Privacy Policy

Amicus Lawyers are bound by the Australian Privacy Principles (APPs) contained in the Privacy Act 1988 (Cth) (Privacy Act), as well as other laws applicable, such as legal professional privilege. We ensure that all personal information is treated with the strictest confidence, and managed in accordance with our legal obligations arising out of various statute and case law. The Australian Privacy Principles set out the standards, rights and obligations in handling, holding, accessing and correcting personal information. Our privacy policy is technologically neutral. It applies to both electronic or paper-based environments.


In this Privacy Policy:


“Amicus Lawyers” means A.C.N 167 591 077 Pty. Ltd trading as Amicus Lawyers.


“Personal information” means information or an opinion about an identified individual or individual who is reasonably identifiable.


This Privacy Policy sets out how we manage your personal information. It may be subject to change from time to time and updated on our website


Amicus Lawyers collects the personal information it requires to:


  • Comply with the law;


  • Provide legal services to clients and the community; and


  • Manage its business operations.


We will always tell you the reason why we need to collect personal information, how we plan to utilise the information if this not already obvious during the collection process.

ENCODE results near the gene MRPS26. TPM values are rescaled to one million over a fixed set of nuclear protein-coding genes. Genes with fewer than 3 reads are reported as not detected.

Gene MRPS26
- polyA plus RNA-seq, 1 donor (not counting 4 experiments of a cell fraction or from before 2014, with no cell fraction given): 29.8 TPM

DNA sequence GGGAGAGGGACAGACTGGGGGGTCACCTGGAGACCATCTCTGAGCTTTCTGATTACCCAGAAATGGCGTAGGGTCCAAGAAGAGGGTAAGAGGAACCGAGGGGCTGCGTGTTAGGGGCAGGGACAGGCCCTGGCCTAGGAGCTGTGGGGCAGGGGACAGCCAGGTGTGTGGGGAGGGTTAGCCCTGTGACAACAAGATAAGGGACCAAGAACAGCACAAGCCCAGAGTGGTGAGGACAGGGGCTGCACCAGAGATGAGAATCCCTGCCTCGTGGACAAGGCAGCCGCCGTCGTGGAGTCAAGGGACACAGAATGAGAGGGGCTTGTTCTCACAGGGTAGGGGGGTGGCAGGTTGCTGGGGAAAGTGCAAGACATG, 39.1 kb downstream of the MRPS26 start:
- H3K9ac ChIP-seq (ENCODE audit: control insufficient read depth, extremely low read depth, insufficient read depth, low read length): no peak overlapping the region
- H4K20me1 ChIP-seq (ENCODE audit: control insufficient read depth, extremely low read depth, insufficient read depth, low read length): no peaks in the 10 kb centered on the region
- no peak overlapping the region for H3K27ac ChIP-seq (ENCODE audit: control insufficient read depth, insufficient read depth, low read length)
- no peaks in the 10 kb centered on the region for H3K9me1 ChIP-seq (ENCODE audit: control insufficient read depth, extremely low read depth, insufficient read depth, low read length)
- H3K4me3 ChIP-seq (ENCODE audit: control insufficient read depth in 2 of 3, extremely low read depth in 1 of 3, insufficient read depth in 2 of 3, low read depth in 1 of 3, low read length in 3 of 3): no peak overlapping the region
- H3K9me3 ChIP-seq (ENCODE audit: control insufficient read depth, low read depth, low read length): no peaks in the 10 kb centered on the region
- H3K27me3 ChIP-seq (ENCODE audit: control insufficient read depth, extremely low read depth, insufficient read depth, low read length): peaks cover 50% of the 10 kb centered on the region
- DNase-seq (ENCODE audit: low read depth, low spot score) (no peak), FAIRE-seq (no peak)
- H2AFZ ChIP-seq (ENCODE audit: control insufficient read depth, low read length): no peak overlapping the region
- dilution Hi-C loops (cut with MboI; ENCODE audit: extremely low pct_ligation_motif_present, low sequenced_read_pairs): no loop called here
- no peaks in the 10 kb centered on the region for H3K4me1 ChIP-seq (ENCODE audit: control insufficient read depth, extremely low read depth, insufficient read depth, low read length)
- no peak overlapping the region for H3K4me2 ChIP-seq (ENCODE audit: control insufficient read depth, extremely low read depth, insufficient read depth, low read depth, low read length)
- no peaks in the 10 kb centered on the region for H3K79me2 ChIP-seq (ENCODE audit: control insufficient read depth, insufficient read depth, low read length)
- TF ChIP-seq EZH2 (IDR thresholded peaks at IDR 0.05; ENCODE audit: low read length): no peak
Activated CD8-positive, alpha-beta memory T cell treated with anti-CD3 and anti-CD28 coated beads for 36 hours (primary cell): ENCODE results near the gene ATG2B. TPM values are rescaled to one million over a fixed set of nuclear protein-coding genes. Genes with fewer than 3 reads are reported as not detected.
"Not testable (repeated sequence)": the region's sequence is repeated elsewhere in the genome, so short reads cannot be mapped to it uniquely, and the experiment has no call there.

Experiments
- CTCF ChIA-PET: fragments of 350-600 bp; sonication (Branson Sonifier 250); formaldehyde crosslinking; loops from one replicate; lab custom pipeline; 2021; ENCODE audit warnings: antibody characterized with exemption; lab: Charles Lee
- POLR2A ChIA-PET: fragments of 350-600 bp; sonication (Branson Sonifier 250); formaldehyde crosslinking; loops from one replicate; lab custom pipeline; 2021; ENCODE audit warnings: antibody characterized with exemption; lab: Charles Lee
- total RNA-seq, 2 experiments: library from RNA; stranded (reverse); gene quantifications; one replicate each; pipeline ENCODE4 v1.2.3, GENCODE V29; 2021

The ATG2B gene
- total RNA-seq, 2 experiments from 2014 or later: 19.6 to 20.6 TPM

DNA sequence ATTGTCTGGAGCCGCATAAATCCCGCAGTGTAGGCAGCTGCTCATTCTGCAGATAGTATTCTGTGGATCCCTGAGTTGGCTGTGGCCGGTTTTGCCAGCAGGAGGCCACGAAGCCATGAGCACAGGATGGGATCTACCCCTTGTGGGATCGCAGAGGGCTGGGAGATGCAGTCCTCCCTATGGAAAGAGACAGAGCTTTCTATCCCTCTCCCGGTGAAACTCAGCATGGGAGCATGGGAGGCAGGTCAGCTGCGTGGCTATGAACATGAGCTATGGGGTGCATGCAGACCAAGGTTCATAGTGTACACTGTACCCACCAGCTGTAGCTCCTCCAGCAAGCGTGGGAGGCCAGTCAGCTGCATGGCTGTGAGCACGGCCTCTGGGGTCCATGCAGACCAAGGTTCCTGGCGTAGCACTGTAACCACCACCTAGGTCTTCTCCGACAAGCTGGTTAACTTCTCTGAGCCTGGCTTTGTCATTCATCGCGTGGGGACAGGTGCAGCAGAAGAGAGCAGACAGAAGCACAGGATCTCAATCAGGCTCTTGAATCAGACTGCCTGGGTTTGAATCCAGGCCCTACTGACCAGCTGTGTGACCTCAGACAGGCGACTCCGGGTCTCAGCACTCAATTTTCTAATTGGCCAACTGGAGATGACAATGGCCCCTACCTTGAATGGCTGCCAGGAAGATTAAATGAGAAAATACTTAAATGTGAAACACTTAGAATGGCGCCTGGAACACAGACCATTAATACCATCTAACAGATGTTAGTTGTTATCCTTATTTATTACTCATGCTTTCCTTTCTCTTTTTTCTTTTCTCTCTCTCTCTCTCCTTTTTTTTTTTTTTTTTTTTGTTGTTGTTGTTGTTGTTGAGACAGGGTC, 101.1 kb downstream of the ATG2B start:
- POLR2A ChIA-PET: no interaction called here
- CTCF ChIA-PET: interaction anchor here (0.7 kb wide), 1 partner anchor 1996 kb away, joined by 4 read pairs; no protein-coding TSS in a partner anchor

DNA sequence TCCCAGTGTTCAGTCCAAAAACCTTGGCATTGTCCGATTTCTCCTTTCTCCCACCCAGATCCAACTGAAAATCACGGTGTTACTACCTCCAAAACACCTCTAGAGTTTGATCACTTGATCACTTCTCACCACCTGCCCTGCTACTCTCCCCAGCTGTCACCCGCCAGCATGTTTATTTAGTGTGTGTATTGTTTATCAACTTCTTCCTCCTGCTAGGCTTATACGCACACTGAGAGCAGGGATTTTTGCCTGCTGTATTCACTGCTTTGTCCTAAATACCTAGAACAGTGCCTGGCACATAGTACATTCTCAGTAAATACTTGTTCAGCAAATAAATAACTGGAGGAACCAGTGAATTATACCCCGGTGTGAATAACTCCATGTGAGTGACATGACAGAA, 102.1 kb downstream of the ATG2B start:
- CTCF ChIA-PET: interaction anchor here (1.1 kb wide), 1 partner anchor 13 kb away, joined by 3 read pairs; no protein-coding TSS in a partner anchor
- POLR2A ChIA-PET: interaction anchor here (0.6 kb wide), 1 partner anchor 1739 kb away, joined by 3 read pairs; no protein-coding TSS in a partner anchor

The following are the main types of personal information collected by Amicus Lawyers, and the main purposes for which they are collected:


  • To operate our business in providing you legal services.


Amicus Lawyers collects personal information about you as an individual or company such as name, contact details, date of birth, payment and billing information in order to supply you with legal services and to recover our legal fees, as well as other information uniquely relevant to your legal matter such as a chronology or personal history.


  • To comply with the law.


Amicus Lawyers is often required during the litigation process to collect personal information such as your name, address, date of birth, city/country of birth, date of marriage, date of separation, date of divorce, financial records such as bank statements and transaction history, and exchange this information with your opponent’s legal representative.


We do not collect personal financial details such as credit card and bank account details unless we are required to by law (which only happens in circumstances where you as a client have a legal obligation to disclose that information under pre-trial discovery (i.e. mutual exchange of evidence with your opponent in litigation).